Introduction: Bone tumours are neoplasms originating in the skeletal system that are within or closely related to the bone tissue. A spectrum of pathological bone lesions can present in any form from inflammatory to neoplastic conditions. They account for 0.2% of all tumours in humans.
Aims & Objectives: To study the clinical and pathological spectrum of lesions of bone.
Material and Methods: This study was carried out in the Department of Pathology, in a Tertiary health care hospital. It was a hospital based cross sectional study. After obtaining detailed clinical history and examination, biopsies and resected specimen were received in 10% formalin, gross findings were noted and histopathological examination was done.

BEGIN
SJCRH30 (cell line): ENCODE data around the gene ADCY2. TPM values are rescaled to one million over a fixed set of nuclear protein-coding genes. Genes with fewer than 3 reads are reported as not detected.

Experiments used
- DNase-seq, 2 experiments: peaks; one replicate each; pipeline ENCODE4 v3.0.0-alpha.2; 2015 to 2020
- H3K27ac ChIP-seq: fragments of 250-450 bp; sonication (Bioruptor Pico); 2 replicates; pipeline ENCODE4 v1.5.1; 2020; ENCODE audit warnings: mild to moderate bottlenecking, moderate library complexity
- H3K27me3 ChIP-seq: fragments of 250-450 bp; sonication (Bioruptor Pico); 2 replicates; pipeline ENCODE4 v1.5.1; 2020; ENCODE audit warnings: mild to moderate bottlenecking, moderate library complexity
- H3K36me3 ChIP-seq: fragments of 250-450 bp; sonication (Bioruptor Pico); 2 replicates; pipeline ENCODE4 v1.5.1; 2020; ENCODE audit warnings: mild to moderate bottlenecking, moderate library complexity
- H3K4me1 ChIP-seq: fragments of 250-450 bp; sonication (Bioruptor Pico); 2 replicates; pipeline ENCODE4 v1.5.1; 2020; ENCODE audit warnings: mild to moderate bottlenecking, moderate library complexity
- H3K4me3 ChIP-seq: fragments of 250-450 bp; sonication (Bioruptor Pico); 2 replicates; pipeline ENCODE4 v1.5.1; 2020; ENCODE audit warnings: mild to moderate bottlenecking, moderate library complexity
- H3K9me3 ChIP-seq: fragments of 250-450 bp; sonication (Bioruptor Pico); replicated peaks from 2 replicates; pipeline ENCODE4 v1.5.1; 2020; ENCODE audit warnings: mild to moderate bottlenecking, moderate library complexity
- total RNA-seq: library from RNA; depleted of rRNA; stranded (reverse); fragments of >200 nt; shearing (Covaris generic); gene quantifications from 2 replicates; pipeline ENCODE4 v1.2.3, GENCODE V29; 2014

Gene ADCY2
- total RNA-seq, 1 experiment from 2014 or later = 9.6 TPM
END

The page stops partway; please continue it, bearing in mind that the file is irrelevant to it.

Results: Histopathological evaluation was done in all 106 cases, obtained in a period of 2 years in the tertiary care hospital. In this study, non-neoplastic and benign neoplastic were the commonest bone lesions which accounted for 40. 6 % each, followed by malignant lesions 15.1% and metastatic lesions 3.7%. The maximum number of bone lesions occurred in second decade of life with a male to female ratio of 1.35:1. The most common presenting feature of all bone lesions was pain. The commonest site of all bone lesions in this study was lower end of femur followed by proximal end of tibia. The most common benign neoplatic neoplasms in this study was giant cell tumour followed by Osteochondroma. Among malignant neoplasm the most common was Osteosarcoma. Epithelial malignancies were the most common to metastasise to bone.
Conclusion: Histopathology is the gold standard for the precise diagnosis of the vast number of bone lesions. Since the exact diagnosis of bone tumours is at times difficult, a joint approach integrating clinical, radiological and histopathological findings is necessary to increase accuracy.